June 2015
Volume 56, Issue 7
Free
ARVO Annual Meeting Abstract  |   June 2015
Repeatability of retinal thickness measurements with fast 3D motion correction technology (MCT) in optical coherence tomography in normal subjects and retinal patients
Author Affiliations & Notes
  • Wei Feng
    Optovue Inc, Fremont, CA
  • Ben K Jang
    Optovue Inc, Fremont, CA
  • Kent Pham
    Optovue Inc, Fremont, CA
  • Qienyuan Zhou
    Optovue Inc, Fremont, CA
  • Tony H Ko
    Optovue Inc, Fremont, CA
  • Footnotes
    Commercial Relationships Wei Feng, Optovue Inc (E); Ben Jang, Optovue (E); Kent Pham, Optovue (E); Qienyuan Zhou, Optovue (E); Tony Ko, Optovue (E)
  • Footnotes
    Support None
Investigative Ophthalmology & Visual Science June 2015, Vol.56, 5965. doi:
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    • Get Citation

      Wei Feng, Ben K Jang, Kent Pham, Qienyuan Zhou, Tony H Ko; Repeatability of retinal thickness measurements with fast 3D motion correction technology (MCT) in optical coherence tomography in normal subjects and retinal patients. Invest. Ophthalmol. Vis. Sci. 2015;56(7 ):5965.

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      © ARVO (1962-2015); The Authors (2016-present)

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Abstract
 
Purpose
 

To evaluate repeatability of quantitative retinal thickness measurements with and without fast 3D motion correction in 30 normal subjects and 30 retinal patients.

 
Methods
 

Using Avanti SD-OCT system (Optovue, Inc.), 3 scan repeats with each collecting two pairs of orthogonal (fast x, hereinafter FX and fast y, hereinafter FY) 3D volumes on the retina were performed on each subject. The scan area was 8x8mm^2 and matrix size was 320x320x640(widthxheightxdepth), with a sample resolution of 25x25x3.2 µm3. One FX and one FY volume were fed into a modified and GPU-accelerated version of the motion correction technology (MCT) proposed by Kraus et al. [1]. The resulting MCT-corrected was used to quantitatively assess the retinal thickness map in 9 areas in the ETDRS grid. For comparison, the same analyses were performed on the selected FX volume. Multivariate analysis of variance with a linear model taking into account of 5 factors, including repeats, patient groups, retinal areas, subjects and processing methods, was performed on the measurements to assess repeatability and agreement between MCT and non-MCT corrected images.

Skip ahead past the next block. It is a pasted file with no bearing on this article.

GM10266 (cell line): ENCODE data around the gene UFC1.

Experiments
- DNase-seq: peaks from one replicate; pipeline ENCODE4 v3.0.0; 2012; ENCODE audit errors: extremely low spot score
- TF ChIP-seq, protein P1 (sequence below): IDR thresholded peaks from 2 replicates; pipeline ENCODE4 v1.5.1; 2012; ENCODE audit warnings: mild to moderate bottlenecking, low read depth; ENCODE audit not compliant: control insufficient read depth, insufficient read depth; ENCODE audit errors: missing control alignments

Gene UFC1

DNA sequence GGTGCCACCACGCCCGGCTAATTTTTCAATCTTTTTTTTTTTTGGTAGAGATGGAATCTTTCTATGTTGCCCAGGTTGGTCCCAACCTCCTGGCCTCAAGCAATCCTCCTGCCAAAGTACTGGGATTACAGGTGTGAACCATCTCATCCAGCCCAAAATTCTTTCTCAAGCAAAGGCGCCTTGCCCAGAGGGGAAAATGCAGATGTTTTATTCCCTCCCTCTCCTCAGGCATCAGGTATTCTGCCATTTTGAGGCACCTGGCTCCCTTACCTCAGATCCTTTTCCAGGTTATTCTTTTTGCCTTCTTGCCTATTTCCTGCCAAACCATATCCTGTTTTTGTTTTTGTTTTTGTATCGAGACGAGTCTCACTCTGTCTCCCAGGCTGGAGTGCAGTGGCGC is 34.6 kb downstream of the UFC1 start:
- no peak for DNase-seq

Results
 

Motion artifacts in individual scan volumes were removed or significantly reduced in all cases with an average processing time of about 10 seconds. Figures 1 and 2 show motion correction for a normal subject and a retinal patient, respectively. It is seen that MCT was able to remove the motion artifacts in single scan volumes and achieve a much better SNR (red and green arrows). The difference in retinal thickness within ETDRS grid induced by repeats and processing methods (with or without MCT) were both insignificant (p=0.95 and p=0.88, respectively).

 
Conclusions
 

Our modified and GPU-accelerated motion correction technology was fast and able to remove most motion artifacts without impacting the repeatability of quantitative retinal thickness analysis.<br /> [1] Kraus M et al. Biomedical Optics Express 2014;5(8):2591-2613  

 
En face and central B scans for a normal subject with and without MCT. Red arrows point to clear SNR improvement in vessel delineation with MCT and green arrows point to MCT performance in central B scan.
 
En face and central B scans for a normal subject with and without MCT. Red arrows point to clear SNR improvement in vessel delineation with MCT and green arrows point to MCT performance in central B scan.
 
 
En face and central B scans for a retinal patient with and without MCT. Red and green arrows point to motion correction performance in en face image.
 
En face and central B scans for a retinal patient with and without MCT. Red and green arrows point to motion correction performance in en face image.

 
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